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Synthetic Sapphires- A History

What is a synthetic sapphire?

A synthetic sapphire is a gemstone with the exact same chemical composition as a natural sapphire, the only difference is that a synthetic stone is grown in lab conditions opposed to in nature.

How are synthetic sapphires made?

Synthetic sapphires can be made in one of two methods: melt or solution.

Melt Methods:

The most common melt methods are verneuil/ flame fusion or crystal pulling method. These methods both focus on forming an artificial crystal using a liquid sapphire solution.

In the flame fusion method, you drop this solution through a chemical flame at excruciating temperatures onto a seed (much like making a candle), as you do this a crystal starts to form from the very fine layers of sapphire building one on top of the other.

Auguste Verneuil creator of the verneuil method

The pulling method is very much the same process, but in reverse. Instead of building the crystal up pull it towards you. Here you start by dipping a seed into a sapphire solution held in a crucible, once submerged you then very slowly pull the crystal upwards, as you do this a crystal is literally pulled from the solution.

Solution Methods:

Solution methods are less common as they are more costly and time consuming, however some gemstones can only be made using a solution method. Here there is a high pressure and high temperature environment filled with flux. You dissolve the chemicals needed for your gemstone in the flux and as it cools synthetic crystals are formed.

Synthetic sapphire boules/ crystals - photo from GIA

When were synthetic sapphires first made?

The first synthetic sapphire was successfully made in 1873 by the flux method. This was followed shortly by the flame fusion method in 1902. Needless to say, at the turn of the century synthetic gemstones were quickly rising in popularity.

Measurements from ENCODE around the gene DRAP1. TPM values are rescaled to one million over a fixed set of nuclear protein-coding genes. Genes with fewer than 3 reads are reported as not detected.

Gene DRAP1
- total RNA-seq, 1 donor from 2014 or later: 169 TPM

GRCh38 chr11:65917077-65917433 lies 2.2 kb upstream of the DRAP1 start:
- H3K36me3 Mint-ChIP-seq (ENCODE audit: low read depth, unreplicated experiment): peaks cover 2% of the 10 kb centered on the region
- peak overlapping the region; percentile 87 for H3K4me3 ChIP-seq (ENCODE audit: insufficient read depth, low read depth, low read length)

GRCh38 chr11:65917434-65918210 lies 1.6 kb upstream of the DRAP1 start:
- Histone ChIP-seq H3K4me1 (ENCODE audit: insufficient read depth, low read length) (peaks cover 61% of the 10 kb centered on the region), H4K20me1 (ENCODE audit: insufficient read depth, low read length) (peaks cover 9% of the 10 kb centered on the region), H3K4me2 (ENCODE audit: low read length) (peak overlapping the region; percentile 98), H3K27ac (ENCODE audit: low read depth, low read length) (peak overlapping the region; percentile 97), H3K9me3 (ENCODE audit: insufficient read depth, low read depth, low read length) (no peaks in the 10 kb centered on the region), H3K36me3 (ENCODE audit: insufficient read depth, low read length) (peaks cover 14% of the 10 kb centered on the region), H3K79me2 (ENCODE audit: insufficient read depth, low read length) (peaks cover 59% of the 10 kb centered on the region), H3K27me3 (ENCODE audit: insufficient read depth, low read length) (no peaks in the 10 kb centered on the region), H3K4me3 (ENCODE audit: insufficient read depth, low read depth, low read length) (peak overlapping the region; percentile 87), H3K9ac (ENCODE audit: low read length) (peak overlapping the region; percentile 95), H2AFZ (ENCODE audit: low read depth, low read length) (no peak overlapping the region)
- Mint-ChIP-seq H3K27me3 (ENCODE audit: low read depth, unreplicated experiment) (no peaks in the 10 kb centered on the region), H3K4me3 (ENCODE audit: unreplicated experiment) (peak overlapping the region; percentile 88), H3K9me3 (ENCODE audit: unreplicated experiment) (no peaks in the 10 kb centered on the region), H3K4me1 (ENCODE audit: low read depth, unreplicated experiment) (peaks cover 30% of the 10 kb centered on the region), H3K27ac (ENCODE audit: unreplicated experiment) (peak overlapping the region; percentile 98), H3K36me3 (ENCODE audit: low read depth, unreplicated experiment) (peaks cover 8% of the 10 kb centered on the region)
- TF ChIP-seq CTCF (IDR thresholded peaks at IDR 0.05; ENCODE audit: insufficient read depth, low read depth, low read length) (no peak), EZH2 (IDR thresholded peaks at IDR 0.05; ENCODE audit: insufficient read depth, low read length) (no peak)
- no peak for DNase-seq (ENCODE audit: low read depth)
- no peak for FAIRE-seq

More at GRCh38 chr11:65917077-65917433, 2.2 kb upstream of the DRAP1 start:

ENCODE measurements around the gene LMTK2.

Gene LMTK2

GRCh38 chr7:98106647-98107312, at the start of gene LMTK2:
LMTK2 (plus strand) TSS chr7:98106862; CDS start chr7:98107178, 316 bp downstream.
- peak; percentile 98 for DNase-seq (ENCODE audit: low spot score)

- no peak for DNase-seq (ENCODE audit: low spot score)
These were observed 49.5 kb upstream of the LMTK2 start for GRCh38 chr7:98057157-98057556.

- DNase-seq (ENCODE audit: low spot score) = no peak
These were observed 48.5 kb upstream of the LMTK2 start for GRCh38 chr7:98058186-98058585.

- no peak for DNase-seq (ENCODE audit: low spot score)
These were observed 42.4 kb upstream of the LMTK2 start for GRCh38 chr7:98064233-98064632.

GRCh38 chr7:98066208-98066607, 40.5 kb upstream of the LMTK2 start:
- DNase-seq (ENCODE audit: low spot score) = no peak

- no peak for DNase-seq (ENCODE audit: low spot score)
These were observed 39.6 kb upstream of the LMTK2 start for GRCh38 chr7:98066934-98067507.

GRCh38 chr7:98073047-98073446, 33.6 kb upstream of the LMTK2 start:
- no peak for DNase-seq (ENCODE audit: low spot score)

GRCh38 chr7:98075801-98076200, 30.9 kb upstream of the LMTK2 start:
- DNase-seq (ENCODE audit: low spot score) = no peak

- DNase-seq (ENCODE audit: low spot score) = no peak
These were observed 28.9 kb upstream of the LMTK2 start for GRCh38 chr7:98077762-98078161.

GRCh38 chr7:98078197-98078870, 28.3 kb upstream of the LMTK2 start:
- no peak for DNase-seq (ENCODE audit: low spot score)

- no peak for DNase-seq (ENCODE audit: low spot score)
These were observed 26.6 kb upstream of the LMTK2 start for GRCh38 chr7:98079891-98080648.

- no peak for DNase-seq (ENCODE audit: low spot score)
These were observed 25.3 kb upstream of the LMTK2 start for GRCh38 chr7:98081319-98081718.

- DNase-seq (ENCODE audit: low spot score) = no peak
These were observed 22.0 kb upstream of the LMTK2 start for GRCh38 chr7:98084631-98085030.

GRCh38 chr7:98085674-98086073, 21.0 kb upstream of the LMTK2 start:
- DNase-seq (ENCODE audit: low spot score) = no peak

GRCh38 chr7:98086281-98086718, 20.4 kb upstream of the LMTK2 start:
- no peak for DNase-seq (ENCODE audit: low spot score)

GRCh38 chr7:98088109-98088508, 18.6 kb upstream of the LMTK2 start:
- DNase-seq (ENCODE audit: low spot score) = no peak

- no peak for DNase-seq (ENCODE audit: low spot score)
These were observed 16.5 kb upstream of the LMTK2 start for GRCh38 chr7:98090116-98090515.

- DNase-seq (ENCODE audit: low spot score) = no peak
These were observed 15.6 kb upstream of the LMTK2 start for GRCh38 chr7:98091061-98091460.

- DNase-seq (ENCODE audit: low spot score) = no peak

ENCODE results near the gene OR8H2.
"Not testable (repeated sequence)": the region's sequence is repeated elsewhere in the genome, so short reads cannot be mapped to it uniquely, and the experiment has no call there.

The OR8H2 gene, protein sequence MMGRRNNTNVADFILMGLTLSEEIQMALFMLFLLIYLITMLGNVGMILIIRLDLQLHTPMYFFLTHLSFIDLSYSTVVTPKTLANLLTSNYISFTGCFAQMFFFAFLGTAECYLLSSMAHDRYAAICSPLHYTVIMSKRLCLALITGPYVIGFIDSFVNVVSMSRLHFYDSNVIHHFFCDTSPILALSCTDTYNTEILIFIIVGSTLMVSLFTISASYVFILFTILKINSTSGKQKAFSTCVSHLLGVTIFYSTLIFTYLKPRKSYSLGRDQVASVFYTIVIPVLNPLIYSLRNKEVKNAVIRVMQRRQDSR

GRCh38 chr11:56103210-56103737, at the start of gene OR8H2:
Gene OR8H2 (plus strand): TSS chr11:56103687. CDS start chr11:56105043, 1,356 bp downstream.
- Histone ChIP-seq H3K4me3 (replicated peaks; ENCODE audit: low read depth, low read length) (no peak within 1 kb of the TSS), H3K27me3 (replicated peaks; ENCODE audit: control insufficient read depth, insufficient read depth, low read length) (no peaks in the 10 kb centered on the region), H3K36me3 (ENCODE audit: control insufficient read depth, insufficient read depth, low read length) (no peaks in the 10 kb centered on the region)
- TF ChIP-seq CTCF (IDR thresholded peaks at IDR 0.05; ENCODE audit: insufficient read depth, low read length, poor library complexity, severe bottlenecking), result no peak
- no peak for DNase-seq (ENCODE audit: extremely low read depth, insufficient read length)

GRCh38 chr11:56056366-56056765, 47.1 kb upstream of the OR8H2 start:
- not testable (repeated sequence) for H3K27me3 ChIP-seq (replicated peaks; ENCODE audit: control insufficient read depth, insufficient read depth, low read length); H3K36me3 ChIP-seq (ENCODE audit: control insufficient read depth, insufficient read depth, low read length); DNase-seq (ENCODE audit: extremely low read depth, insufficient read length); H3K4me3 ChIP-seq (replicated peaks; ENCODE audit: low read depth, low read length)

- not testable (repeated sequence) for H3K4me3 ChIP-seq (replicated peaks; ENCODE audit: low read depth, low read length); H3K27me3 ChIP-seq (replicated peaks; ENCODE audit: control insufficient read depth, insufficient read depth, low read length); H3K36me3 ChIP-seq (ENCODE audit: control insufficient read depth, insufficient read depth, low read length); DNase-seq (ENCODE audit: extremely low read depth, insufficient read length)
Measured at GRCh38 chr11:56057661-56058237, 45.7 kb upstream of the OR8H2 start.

Why were synthetic sapphires popular?

The main reason synthetic stones are popular is the cost. You get the ‘perfect’ gemstone for a fraction of the cost because it can be made a lot faster than its natural counterpart and without the large labour costs of mining.

On top of this jewellery in the 1920s was beginning to change, there was an emphasis on delicate, gemstone set, designs, aided by the introduction of platinum to the market, which was more hardwearing than traditional gold. It became fashionable for pieces to incorporate precision cut gemstones and diamonds; hand faceted to fit together perfectly like a jigsaw puzzle. However, gemstones were still relatively hard to come by and finding perfect colour matches for hundreds of melee stones proved challenging. Synthetic stones solved this problem as they offered an affordable way to guarantee colour matched gems and the public were sold on no one knowing the difference between the lab grown stone and the natural.

A pink synthetic sapphire from the early 1900s

Synthetic stones as an investment

Synthetic gemstones were incredibly popular during the early to mid 1900s for the reasons discussed above, as such it is common to find them in original pieces from this era and they are a good investment. Although synthetic stones do not carry the same cost as a natural stone they are far from worthless and true antique stones are sometimes more collectable than if the a stone is replaced as they are authentic to the original piece.

The ethics

Today synthetic stones still offer what they did in the 1900s, however they are also more ethical as they are free from the controversy of conflict that has sadly become somewhat synonymous with precious stone mining. When you wear an antique synthetic stone you can guarantee that it is conflict free and eco-friendly, something important in today’s market.

Curved colour zoning in a synthetic sapphire

1 comentário

19 de out. de 2022

>t kinda w[rks to ways! In this day and age and. The town we live in is cartel infested the ring my wife &as looks so real that if it were they would cut her finger off to just find out it was fake.and it being fake. she won't ware it.

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